Young children and women are vulnerable to sexual exploitation because of gaps in the law and the lack of its implementation as well as absence of a national policy, parliament's Human Rights Committee yesterday said.
“The way the law goes… clinics are not checked to see if they've delivered the papers parents need to register their child's birth,” Protection of Children's Rights Commissioner, Leda Koursoumba, said. She was referring to allegations that necessary documents were not issued by a doctor as a way to pressurise the paying of medical expenses.
The repercussions of non-registered births were elaborated by DISY's Stella Kyriakidou: “these children are not registered anywhere and could very well be victims of exploitation”.
The conditions for exploitation are set up, Kyriakidou suggested, by “the lack of a comparison process between how many babies are born in private clinics and how many are registered in the population census.”
A battery of issues was touched on during the committee's discussion, including surrogacy.
“There is a complete lack of regulation of assisted births especially regarding surrogate mothers,” Koursoumba said, adding that this was “a huge gap which could lead to trafficking of children.”
In addition, the lack of co-ordination on a national and European level seems to be muddying the waters.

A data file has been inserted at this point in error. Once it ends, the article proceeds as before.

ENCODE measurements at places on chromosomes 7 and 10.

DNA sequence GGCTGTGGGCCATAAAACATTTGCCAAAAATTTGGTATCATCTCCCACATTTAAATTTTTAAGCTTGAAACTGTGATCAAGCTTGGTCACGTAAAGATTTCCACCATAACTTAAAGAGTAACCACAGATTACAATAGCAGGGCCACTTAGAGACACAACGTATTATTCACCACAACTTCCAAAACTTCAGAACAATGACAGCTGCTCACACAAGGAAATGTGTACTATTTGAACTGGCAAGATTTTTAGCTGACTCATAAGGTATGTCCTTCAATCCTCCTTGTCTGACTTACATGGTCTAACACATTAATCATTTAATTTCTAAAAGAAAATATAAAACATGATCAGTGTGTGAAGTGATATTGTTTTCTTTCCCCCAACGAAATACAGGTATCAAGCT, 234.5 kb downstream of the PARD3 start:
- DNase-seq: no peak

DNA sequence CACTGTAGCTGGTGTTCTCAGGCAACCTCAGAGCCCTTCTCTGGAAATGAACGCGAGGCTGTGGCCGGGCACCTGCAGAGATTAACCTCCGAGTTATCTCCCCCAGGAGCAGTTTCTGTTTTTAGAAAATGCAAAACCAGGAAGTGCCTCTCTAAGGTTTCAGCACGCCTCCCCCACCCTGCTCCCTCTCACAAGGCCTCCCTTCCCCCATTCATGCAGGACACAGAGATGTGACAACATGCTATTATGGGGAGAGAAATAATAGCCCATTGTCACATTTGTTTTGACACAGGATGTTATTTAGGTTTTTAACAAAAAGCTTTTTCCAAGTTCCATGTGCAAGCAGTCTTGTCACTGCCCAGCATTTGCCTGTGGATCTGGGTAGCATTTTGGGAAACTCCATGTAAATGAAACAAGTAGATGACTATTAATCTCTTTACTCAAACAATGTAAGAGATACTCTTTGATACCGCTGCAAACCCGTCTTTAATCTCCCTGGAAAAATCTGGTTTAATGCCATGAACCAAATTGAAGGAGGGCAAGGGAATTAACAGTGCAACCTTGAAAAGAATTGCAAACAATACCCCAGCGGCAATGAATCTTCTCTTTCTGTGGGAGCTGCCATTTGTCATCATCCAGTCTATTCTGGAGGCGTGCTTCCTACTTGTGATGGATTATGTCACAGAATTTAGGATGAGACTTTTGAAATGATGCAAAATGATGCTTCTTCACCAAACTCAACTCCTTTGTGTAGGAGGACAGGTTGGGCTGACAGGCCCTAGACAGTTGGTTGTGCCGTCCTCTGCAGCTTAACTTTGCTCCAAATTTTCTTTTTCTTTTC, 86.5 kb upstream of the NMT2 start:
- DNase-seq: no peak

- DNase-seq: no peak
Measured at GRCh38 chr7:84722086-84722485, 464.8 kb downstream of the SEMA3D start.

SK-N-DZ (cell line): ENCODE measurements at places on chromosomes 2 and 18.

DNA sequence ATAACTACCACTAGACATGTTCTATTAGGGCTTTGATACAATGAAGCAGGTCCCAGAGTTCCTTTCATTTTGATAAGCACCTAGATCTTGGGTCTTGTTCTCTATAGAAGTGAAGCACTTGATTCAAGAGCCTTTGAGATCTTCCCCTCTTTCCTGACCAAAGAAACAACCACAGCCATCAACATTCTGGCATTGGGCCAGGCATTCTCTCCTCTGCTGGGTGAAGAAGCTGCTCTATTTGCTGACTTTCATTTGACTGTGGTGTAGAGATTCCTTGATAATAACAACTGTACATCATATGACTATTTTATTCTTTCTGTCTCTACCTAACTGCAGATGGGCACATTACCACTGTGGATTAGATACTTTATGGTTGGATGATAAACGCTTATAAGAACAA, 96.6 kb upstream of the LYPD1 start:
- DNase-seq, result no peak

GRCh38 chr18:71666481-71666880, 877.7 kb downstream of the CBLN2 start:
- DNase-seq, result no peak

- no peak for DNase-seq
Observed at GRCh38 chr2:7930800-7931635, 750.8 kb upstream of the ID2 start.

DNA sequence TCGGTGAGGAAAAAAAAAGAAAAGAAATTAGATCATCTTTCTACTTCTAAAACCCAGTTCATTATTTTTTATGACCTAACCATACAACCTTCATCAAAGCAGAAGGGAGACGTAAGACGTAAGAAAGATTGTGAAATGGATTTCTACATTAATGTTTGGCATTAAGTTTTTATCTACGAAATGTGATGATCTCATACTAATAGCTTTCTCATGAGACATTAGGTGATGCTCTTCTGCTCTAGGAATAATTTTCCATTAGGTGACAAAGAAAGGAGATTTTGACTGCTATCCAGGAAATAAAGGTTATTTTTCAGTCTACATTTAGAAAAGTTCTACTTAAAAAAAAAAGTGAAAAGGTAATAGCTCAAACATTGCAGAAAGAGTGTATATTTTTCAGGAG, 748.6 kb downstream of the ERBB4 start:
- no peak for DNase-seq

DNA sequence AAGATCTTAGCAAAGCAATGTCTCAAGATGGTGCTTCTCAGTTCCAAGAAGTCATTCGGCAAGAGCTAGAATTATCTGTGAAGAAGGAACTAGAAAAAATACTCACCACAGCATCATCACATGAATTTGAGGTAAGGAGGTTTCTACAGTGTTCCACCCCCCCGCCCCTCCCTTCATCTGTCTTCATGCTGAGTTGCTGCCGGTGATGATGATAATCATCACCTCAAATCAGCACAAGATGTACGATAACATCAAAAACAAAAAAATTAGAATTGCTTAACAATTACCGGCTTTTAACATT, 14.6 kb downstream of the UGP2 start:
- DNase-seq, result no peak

In Cyprus, “the issue of abuse is a grey area because we don't have a national archive to analyse data,” Koursoumba said.
The Council of Europe has been insisting we ratify the directive to combat violence against children, including sexual violence, abuse and trafficking, Koursoumba added.
The directive looks to cover action on multiple fronts and improving implementation on a national level by monitoring the application of legislation.
If it finds that EU countries violate the rules, it will be in a position to refer the case to the European Court of Justice.
Yesterday's discussion was a follow-up on allegations of a baby trade and an illegal adoption ring, brought to the fore by the police anti-trafficking unit's Rita Superman at the committee's meeting last week.
Police spokesman, Michalis Katsounotos, stated the next day that the discussion was more theoretical than based on actual fact.
“Superman has not retracted a single thing from what she said last week, that there are incidents of women who fall pregnant and are shut in apartments to give birth,” EDEK's Roula Mavronikola said, adding however that none of the allegations could be confirmed at present.
Currently a single case is being investigated, Katsounotos said last week.
In total 52 women were trafficking victims in 2010, Mavronikola said.
“Sexual exploitation is a well guarded secret as you know,” Kyriakidou said earlier during the discussion.